Europe is shifting its borders eastwards again. This time it must not overstretch. In the thirteenth century, various Mongol tribes made Europe insecure and reduced its size: the Golden Horde took Kiev in 1240, spreading their terror as far west as France and Spain, the Seljuks conquered Constantinople in 1253. It has taken us 750 years to regain stability in Europe, delayed by disastrous adventures led by short men: Napoleon, Mussolini and Hitler. Now we must consolidate.


The Turks are of Mongol origin, a people far from their original home. They are nomad warriors who adapted to Islam on their way through the Middle East. Having wandered too far to the west, and lost their connexion with the Islamic world, being now surrounded by hostile cultures, the Turks have a real need to make alliances.

Since the establishment of the republic in 1923, Turkey has been a crisis-ridden country, always living on the brink of another military coup (Aydin 2005: 25–56), held together only through great compromises between the ruling classes, in fear of the alternatives.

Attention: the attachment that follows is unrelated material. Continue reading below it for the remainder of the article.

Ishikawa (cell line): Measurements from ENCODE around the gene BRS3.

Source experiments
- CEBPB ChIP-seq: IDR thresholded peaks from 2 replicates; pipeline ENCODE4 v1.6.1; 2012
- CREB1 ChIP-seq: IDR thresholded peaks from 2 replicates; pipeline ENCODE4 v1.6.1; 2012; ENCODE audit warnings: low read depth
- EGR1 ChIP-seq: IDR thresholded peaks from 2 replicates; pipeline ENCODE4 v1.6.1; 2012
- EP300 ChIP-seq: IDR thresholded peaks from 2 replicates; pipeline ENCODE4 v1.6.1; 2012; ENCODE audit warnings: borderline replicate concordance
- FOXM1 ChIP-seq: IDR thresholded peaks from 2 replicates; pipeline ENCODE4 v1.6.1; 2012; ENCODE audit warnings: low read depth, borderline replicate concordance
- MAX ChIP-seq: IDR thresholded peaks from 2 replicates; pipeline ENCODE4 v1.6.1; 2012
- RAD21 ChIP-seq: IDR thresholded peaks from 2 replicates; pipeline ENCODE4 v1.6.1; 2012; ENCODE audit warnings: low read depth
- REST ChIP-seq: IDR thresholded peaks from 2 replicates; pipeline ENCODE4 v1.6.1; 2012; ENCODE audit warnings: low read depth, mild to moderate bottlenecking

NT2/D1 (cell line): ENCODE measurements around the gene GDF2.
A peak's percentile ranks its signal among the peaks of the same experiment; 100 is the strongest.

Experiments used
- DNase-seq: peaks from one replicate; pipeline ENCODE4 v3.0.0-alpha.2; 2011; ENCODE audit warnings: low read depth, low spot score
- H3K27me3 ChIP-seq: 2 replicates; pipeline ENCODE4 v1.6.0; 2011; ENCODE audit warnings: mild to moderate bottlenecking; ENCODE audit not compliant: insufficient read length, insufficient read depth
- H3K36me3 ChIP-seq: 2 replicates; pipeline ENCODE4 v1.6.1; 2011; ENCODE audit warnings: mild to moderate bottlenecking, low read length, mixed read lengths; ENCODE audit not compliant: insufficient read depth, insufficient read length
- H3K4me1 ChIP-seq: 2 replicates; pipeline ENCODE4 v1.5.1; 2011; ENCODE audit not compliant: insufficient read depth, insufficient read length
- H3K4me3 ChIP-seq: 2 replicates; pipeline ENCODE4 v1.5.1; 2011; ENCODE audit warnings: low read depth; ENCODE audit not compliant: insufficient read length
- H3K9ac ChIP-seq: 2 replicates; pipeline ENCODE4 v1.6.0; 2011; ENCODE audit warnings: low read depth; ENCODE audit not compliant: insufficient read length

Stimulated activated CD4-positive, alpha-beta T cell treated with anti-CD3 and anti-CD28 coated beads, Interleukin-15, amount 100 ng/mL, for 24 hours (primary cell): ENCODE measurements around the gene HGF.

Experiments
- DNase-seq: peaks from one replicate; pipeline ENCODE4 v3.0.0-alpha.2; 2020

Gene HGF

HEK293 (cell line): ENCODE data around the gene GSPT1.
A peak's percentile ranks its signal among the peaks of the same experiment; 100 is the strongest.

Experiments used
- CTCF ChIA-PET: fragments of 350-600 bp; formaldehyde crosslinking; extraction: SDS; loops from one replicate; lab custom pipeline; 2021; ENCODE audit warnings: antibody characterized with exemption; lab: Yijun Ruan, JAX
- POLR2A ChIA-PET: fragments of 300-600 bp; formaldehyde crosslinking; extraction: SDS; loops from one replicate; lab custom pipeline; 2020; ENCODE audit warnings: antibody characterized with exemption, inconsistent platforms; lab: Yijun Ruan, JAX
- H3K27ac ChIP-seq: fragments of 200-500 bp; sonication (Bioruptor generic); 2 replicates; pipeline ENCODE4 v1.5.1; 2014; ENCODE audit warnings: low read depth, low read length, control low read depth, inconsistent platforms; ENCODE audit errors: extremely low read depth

The national borders in Africa were drawn up by Europeans, with no concern for ethnic realities and tribal identity. More than ninety percent African States have conflict-ridden multiethnic identities (Glassner 1996). As if that was not enough, after the Second World War English-speaking countries expanded their territory at the expense of their neighbours, as Ghana did with Togo when they annexed those areas which were rich on natural resources (here first of all timber).

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